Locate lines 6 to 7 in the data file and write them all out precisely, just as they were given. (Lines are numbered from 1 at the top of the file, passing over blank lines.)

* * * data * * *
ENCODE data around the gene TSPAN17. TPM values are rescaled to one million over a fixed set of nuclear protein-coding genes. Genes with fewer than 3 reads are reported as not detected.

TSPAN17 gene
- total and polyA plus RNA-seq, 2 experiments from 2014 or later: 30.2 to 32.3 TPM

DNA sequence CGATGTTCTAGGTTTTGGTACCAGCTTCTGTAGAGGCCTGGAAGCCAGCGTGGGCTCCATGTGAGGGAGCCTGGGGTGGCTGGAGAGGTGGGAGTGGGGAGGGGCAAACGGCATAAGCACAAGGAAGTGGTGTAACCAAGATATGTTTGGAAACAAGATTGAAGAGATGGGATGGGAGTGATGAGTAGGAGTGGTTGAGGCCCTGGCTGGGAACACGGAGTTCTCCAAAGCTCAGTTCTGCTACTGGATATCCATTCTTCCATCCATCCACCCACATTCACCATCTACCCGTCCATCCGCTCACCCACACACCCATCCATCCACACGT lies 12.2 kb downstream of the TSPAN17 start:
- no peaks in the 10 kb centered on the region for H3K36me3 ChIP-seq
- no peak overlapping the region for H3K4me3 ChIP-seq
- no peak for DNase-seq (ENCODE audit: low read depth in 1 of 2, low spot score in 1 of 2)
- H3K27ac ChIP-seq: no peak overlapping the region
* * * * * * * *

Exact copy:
- no peak overlapping the region for H3K4me3 ChIP-seq
- no peak for DNase-seq (ENCODE audit: low read depth in 1 of 2, low spot score in 1 of 2)